Diesel is now cheaper than petrol for the first time in 15 years

Supermarkets have dropped the diesel price by up to 2p per litre

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The Independent Online

Supermarkets have slashed the price of diesel, making the fuel cheaper than petrol for the first time in 15 years.

Tesco, Morrisons and Asda have dropped the price of diesel by up to two pence per litre just days after the AA said that fuel retailers had been "plundering ordinary diesel car drivers to the tune of 4p to 6p a litre" since April.

Asda said drivers will now pay no more than 112.7 pence per litre (ppl) across its 272 filling stations, while unleaded remains at 114.7ppl.

Tesco will implement the lower prices at 1pm this afternoon, while the price change will come into effect at Asda tomorrow.

But a "handful" of Morrisons fuel stations will sell diesel at a higher price than unleaded because of "local competitive factors".

Andy Peake, Asda's senior director for petrol, said: "Asda cutting another 2ppl on diesel is great news for our drivers, meaning they will pay no more than 112.7ppl at any Asda forecourt. Every single one of our customers knows the maximum price they will pay at the pump regardless of where they live."


Peter Cattell, fuel director for Tesco, said: "With the summer holidays beginning, we're helping our customers to get away with their friends and families by dropping the cost of diesel by up to 2ppl at all of our 500 filling stations."

At the end of last week, the average price of diesel was 118.21p compared to 116.75p for unleaded, according to PetrolPrices.com.

RAC fuel spokesman Simon Williams said: "This latest price cut means we are now well on the way to seeing a UK fuel price flip - where the average price of diesel is, quite rightly, cheaper than unleaded at the pumps. This move should be the catalyst to bring the average price of diesel down from 118.98p per litre to below unleaded's current price of 117.24p per litre.

"RAC Fuel Watch records show diesel was last cheaper than petrol 15 years ago on 17 July 2001 so it's great news for the 10.7m diesel car drivers. Fifteen years ago, when this happened last, diesel was cheaper than petrol for two and a half months, but with a new supply of diesel being produced from Saudi Arabia there is real chance that we may see the diesel price staying below petrol for some considerable time."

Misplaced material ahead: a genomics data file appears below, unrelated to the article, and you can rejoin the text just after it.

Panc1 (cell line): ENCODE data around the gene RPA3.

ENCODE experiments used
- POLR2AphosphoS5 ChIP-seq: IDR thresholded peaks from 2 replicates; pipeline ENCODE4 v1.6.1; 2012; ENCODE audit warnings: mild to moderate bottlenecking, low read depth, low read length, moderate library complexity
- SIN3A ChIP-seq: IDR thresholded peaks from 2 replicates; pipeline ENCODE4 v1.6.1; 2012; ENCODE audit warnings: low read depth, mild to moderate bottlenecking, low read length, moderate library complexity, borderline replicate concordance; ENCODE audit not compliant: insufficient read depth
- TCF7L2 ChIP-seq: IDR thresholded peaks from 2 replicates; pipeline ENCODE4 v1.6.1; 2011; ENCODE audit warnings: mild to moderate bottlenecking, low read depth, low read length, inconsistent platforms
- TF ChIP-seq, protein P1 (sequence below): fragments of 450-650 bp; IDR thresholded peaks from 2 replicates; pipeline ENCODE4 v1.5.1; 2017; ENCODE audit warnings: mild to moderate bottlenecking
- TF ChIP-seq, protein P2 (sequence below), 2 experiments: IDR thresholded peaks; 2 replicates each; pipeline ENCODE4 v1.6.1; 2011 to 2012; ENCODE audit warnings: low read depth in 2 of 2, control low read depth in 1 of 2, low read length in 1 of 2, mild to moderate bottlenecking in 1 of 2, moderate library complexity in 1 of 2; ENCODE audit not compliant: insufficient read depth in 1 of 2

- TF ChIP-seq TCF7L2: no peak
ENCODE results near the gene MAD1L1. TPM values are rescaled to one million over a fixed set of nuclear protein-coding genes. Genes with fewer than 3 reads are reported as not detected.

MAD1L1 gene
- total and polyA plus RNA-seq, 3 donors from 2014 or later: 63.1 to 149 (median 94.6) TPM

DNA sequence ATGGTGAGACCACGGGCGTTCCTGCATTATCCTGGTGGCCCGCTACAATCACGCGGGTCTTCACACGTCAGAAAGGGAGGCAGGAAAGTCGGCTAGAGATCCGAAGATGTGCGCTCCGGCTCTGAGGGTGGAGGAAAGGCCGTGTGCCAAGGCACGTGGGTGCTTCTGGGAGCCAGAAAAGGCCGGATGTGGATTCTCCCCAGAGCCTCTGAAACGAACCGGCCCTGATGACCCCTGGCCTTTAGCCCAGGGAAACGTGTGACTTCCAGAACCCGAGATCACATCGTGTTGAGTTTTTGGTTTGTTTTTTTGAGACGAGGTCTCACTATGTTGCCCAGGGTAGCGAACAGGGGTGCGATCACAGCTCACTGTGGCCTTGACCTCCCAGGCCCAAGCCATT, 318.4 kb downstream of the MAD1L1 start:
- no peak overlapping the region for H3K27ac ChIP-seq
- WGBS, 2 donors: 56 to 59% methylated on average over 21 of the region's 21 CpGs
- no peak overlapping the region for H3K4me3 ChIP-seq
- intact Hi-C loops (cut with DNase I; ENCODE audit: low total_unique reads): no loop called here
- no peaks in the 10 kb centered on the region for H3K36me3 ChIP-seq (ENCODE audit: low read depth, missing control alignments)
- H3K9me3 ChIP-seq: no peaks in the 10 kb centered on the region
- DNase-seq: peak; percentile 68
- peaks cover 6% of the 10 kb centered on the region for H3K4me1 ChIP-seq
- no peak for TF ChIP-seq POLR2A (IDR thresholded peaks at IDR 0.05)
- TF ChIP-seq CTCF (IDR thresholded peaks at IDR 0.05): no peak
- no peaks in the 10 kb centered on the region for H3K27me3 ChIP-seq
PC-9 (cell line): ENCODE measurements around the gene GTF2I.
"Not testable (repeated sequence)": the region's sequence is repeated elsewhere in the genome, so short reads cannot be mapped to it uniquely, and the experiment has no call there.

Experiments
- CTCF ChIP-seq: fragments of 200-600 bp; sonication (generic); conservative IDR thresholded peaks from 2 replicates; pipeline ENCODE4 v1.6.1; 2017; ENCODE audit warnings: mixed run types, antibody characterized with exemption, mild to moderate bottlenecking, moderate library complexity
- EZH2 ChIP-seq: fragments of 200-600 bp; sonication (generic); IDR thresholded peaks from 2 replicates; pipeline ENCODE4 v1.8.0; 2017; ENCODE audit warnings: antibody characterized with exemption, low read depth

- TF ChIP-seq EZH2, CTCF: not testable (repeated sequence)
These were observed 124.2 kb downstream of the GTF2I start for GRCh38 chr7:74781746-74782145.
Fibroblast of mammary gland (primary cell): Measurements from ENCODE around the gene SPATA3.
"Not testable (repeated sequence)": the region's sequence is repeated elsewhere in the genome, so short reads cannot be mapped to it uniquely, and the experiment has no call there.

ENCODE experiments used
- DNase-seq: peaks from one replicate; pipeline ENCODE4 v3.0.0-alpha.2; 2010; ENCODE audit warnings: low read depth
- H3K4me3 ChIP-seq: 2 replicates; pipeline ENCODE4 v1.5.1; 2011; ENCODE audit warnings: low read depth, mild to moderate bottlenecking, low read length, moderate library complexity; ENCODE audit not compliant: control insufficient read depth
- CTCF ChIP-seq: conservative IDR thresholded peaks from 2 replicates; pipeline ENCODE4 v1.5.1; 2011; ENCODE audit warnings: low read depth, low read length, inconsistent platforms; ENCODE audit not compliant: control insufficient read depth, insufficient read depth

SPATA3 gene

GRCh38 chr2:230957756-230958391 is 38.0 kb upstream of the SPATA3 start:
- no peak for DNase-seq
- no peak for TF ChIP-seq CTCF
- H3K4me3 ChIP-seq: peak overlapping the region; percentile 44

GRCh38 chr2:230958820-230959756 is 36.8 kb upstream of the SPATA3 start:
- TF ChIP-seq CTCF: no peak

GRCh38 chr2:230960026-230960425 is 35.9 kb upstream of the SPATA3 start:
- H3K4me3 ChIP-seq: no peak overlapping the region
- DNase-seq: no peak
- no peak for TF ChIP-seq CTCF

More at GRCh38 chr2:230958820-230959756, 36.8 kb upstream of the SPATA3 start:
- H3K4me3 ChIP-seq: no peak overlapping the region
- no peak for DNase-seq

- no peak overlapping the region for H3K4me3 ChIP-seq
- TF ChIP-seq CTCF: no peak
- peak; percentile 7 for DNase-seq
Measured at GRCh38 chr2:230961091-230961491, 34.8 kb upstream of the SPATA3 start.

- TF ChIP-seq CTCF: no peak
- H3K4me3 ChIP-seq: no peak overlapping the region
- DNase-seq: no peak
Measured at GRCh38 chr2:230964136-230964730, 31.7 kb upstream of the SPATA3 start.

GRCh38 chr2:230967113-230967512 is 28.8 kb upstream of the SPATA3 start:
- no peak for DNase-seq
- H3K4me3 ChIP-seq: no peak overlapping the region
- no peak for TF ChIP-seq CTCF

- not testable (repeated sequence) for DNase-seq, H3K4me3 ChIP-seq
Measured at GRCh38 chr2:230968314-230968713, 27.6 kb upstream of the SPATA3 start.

Mark Todd, petrol director for Morrisons, said: "Because of the recent price drops in the wholesale diesel price, we are able to pass on these savings to our customers. This is a milestone in motoring and many younger drivers won't remember the last time that diesel prices were lower than unleaded.

"While we are cutting diesel prices today, we will continue to look for opportunities to pass on savings on unleaded as soon as we can."

Steve Gooding, director of the RAC Foundation, said: "This is good news for the ten million or so diesel car drivers, but our analysis shows it could have come weeks ago. The wholesale price of diesel fell below that of petrol back in the middle of May.

"The real test is whether in the future the prices motorists pay at the pump more accurately reflect what retailers pay at the refinery gate."

An AA spokesman added: "Although the supermarkets' decision to lower the price of diesel below petrol's is very welcome, particularly for tradesmen who haven't been able to get fuel card discounts, this more realistic pricing has been too long in coming. The AA highlighted the 4p to 6p over-charging for diesel, compared to petrol, in April and it has been three-and-a-half months of the 2015 'Great British diesel rip-off'.

"Even over the weekend, petrol averaged 117.10p a litre while diesel was 118.33p. This contrasts with diesel averaging 5p a litre cheaper than petrol at wholesale level in the week before last.

"The ordinary diesel driver has been blind to this over-charging simply because there isn't the fuel price transparency that is normal in Australia, South East Asia and across the USA. It is time the Government resurrected the 2012 attempt to get the fuel industry to show the track of oil price compared to wholesale cost versus pump price, taking into account the exchange rate. In short, a fair price."

Press Association